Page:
The Coursera Consortium…

The recent MOOC craze has recently given birth – or so it seems – to emergent leadership positions at some Universities that have jumped on the Coursera train. And at the outset here, I want to thank Jon Becker for putting these on my radar…I know he has some ideas of his own brewing about these changes…so perhaps we’ll see a post from him soon.

Stanford University recently announced creation of the Office of the Vice Provost for Online Learning, which will be led by computer scientist John Mitchell. The online learning initiatives at Stanford appear to be focused on experimentation with the open online course model serving as a way to better understand new pedagogical approaches and methods. The overview for Stanford Online provides some interesting rationale for what they are doing.

The University of Pennsylvania also announced the appointment of law professor Edward Rock as senior advisor to the president and provost and director of open course initiatives. Rock is a leading scholar on corporate law and corporate governance, and has written widely on “the balance of power between shareholders and managers, government ownership, hedge funds, shareholder voting and mergers and acquisitions.” Apparently, these are valued knowledge domains for leading online initiatives at Penn.

I suspect that we will see the rest of the Coursera gang announce – like falling dominoes – similar positions in short order.

This is an interesting development. It appears we may be witnessing the early stages of a strategic realignment / reorganization of institutional power around online courses and learning in elite institutions of higher education.

A piece posted in the early summer at Logos Journal described the collapse of the corporate university, and offers a nice historical arc that serves as a potentially interesting backdrop to the changes at Penn and Stanford. The “Coursera Consortium”…(or the Sweet 16…your call) may well be an early iteration of a new business model for higher education.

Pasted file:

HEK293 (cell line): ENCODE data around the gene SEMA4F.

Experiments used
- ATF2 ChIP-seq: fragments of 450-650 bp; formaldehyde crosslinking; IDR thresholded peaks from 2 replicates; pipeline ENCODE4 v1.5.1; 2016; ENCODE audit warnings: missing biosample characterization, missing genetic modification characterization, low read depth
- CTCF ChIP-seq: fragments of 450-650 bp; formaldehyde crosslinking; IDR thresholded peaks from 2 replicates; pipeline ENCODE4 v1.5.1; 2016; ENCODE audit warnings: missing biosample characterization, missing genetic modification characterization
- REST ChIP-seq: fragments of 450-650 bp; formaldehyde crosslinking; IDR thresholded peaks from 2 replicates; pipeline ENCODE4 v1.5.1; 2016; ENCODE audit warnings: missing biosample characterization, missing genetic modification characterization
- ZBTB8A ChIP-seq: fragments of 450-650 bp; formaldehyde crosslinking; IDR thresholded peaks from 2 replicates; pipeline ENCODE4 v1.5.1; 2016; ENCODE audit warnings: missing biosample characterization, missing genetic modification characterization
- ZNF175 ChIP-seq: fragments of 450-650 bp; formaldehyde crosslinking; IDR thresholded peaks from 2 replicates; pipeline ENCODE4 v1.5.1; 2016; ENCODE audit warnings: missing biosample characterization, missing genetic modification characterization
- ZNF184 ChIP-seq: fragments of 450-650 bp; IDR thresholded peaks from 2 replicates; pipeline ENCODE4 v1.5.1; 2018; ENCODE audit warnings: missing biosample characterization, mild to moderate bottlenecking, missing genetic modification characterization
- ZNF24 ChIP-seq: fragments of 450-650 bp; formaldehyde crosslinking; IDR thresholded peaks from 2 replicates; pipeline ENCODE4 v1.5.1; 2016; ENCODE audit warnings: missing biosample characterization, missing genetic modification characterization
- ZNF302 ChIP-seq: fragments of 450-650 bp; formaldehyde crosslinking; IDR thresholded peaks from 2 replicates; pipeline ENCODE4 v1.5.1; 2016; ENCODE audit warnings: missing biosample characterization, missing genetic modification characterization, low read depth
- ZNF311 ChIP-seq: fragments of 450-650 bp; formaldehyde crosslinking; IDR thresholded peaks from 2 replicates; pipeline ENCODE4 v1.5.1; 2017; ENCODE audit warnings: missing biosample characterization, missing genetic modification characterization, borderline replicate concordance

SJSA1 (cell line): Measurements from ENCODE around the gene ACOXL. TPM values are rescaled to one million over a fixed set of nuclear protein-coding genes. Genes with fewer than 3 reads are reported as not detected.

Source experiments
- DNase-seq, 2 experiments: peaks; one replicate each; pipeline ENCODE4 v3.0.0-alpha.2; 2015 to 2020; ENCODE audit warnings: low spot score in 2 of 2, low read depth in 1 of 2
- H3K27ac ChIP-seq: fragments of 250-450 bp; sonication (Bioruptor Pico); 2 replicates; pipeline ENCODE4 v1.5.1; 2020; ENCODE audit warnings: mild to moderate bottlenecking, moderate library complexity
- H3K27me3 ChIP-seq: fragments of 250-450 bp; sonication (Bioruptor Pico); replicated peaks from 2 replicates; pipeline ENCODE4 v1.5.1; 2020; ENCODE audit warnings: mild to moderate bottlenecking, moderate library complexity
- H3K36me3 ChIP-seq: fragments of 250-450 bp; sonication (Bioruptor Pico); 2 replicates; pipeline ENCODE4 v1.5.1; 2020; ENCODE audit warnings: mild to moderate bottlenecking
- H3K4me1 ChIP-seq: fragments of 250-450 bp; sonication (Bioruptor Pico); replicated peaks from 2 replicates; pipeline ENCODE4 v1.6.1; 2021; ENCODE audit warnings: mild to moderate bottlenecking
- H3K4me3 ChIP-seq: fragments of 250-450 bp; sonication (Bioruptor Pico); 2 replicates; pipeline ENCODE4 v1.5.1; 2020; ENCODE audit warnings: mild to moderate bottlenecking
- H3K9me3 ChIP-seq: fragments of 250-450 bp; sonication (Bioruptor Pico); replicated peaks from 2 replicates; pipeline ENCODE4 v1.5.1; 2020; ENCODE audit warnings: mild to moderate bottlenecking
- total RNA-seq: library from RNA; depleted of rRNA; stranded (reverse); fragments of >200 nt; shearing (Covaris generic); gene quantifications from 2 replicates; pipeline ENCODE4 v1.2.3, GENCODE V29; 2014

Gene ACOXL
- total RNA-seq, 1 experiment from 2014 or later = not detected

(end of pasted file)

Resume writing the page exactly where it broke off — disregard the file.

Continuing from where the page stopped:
“Open and free as a public service” deserves some careful consideration…

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8 thoughts on “The Coursera Consortium…

  1. This is exciting stuff! And I’m glad to know that VCU is on the eLearning bandwagon, as well. Speaking of which, congrats again on your new(ish) secondary post as Special Assistant to the Provost for the online initiative! :) It really is fascinating to observe this evolution of learning at the university level, as well as to see how leadership is changing as a result. I am anxious to watch the progression play out…

  2. I would certainly be interested in hearing more about this new post and what VCU is doing in terms of their online initiative! Congratulations, Jeff!
    Laurie

  3. My concern with all this is that the students options will begin to decrease, fees will continue to go up, and curriculum content will be at the whim of profiteers. Even given numerous resources for open courseware, if mergers and acquisitions is an important skillset for educational leaders, who will protect the students interests while universities are buying each other up? It will be interesting to see how this plays out in the years to come.

  4. @Katherine, you wrote: “My concern with all this is that the students options will begin to decrease, fees will continue to go up, and curriculum content will be at the whim of profiteers.”

    Not sure I see options decreasing as an outcome at this point…in fact it seems just the opposite is happening. We still have a model where as students we tend to take courses from one school, and follow predetermined curricular pathways to get a degree. This seems like a pretty limited set of options to me.

    The openEd movement (not just courses) is changing this it seems by providing access to a wide range of learning materials / resources to fit nearly any interest. I’m thinking access, adult learners, and lifelong approached to learning. All with increased options.

  5. I enjoyed David Schultz’s article. Many pieces of the corporate university model align with k-12 practices as well.

    I am looking forward to testing out a MOOC for my project but hope course offerings expand to become less elitist and more diversified for the adult learner. Right now the majority of what is offered seems to be advanced level math and science courses, which only draws a specific demographic. Where’s the democracy? I guess more universities need to get on board? My thinking is the MOOC concept will thrive if content is broad in scope and appeals to the common man and women.

  6. @Lindsey Appreciate the comment. I agree that the current course offerings in the open space tend to focus on the science and math…which makes sense to me because these subject matter areas seem more ideally suited to the medium in that instruction / learning is more sequential and can be tracked through skill development (there are right / wrong answers). The Humanities have a bit more ground to cover in terms of getting the assessment and feedback pieces right. We are at the very early stage here…I suspect (hope!) that we’ll see improvement over time.

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